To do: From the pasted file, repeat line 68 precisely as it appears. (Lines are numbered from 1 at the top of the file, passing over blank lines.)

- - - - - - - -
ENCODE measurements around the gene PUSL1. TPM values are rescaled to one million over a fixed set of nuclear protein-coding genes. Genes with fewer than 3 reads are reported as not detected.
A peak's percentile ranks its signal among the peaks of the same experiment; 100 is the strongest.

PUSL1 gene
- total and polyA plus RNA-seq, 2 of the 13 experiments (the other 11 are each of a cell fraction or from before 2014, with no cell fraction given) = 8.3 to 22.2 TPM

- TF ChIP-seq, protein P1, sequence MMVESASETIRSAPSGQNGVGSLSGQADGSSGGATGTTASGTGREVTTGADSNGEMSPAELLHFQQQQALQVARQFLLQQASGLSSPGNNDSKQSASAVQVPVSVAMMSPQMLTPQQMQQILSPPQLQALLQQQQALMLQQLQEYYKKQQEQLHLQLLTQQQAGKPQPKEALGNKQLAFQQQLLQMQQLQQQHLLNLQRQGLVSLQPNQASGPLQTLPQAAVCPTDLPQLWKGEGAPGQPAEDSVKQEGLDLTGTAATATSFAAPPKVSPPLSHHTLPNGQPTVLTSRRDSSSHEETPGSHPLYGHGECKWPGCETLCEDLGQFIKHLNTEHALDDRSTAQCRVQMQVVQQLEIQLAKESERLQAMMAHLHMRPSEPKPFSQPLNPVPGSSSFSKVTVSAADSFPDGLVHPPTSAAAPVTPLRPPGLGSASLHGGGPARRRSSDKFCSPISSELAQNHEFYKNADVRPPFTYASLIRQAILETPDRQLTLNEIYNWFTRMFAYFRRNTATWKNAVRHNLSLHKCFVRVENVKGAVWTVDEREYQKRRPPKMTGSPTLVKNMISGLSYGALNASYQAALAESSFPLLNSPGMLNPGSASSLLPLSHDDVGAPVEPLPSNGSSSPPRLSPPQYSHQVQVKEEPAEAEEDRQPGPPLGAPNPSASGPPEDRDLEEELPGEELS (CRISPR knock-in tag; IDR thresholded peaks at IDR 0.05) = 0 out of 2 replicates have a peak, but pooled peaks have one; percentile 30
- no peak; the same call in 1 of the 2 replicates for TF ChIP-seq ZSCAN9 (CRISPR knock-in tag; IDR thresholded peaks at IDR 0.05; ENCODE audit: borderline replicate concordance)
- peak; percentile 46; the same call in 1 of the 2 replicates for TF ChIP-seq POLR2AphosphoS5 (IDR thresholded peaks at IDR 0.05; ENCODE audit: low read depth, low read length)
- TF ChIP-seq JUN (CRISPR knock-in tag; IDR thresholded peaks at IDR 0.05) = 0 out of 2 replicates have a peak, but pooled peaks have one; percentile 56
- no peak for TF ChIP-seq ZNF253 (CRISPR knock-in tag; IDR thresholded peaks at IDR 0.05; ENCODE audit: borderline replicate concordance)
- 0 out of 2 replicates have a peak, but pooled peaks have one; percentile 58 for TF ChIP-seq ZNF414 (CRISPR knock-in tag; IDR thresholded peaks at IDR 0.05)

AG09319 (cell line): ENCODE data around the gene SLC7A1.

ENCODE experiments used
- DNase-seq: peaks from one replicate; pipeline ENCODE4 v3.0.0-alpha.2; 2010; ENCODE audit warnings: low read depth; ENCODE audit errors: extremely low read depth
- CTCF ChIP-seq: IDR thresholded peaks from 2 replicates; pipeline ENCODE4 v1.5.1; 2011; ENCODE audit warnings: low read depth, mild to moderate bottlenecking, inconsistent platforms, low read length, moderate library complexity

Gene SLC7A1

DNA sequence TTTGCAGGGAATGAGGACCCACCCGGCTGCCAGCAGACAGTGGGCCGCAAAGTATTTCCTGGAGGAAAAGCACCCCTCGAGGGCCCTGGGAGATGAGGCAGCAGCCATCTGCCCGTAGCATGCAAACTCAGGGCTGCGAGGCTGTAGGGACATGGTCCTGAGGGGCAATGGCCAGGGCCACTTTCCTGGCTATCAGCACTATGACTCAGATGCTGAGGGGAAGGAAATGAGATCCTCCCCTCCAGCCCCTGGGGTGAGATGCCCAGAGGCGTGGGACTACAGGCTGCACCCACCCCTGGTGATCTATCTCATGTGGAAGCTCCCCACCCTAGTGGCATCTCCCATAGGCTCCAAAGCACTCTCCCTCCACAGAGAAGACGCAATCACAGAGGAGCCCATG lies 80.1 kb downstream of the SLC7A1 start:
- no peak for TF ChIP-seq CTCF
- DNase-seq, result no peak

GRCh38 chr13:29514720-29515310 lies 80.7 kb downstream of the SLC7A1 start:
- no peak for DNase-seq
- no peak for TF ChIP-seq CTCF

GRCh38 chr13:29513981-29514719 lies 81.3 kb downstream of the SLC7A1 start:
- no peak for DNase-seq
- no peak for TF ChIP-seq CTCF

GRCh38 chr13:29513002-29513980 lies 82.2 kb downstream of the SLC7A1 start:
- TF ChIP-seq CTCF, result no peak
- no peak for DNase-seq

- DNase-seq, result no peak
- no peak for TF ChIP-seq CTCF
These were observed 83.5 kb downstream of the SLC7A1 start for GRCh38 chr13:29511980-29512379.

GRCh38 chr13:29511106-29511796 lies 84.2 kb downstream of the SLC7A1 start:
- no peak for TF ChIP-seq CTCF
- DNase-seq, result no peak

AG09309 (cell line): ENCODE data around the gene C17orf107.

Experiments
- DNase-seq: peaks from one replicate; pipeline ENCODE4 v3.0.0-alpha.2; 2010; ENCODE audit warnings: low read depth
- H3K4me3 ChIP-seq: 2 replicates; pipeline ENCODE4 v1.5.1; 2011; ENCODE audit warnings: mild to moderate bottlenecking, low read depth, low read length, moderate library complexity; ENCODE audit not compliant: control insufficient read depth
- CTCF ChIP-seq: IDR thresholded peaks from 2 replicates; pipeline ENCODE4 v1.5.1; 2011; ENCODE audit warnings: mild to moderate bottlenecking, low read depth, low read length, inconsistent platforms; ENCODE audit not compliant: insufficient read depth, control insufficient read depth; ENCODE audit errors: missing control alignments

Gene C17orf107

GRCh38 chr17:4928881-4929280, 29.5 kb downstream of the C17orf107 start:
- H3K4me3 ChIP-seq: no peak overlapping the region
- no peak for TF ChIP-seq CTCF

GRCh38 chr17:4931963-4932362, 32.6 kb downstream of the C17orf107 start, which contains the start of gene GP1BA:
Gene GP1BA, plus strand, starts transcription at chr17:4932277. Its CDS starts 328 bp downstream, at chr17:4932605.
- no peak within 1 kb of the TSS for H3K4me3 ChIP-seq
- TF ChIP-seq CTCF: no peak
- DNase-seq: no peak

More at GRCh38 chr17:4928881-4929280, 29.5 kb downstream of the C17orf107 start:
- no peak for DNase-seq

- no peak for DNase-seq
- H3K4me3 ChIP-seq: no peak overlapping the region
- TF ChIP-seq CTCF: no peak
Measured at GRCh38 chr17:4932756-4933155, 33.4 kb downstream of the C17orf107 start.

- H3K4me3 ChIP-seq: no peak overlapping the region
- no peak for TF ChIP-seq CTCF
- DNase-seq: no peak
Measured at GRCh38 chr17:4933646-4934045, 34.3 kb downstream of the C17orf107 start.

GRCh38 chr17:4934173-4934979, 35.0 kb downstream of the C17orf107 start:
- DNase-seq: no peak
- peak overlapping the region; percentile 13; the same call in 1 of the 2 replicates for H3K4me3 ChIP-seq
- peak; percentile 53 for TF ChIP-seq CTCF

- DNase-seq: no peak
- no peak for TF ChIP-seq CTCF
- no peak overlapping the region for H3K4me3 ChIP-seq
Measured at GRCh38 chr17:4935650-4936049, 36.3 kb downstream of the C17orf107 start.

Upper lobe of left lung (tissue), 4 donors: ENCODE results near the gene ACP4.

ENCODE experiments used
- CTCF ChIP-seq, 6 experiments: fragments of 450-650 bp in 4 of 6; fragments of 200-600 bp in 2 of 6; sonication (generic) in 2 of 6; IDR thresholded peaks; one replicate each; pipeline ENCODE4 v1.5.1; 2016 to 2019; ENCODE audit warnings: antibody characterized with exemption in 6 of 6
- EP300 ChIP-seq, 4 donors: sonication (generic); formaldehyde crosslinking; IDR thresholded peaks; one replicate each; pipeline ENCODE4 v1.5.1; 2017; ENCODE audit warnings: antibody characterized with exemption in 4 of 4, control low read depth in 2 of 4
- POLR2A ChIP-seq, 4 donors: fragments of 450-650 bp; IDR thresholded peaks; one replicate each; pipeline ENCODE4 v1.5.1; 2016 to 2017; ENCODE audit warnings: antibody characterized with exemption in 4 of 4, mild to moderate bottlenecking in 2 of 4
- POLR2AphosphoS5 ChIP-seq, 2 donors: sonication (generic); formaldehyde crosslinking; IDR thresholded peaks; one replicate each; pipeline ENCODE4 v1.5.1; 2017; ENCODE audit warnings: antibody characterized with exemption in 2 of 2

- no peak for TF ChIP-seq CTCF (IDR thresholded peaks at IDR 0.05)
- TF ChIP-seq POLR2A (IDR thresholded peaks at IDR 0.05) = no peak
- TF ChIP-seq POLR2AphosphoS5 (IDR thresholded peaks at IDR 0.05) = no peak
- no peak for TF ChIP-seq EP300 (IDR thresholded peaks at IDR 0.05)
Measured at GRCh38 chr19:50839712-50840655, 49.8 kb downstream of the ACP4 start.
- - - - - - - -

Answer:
- CTCF ChIP-seq, 6 experiments: fragments of 450-650 bp in 4 of 6; fragments of 200-600 bp in 2 of 6; sonication (generic) in 2 of 6; IDR thresholded peaks; one replicate each; pipeline ENCODE4 v1.5.1; 2016 to 2019; ENCODE audit warnings: antibody characterized with exemption in 6 of 6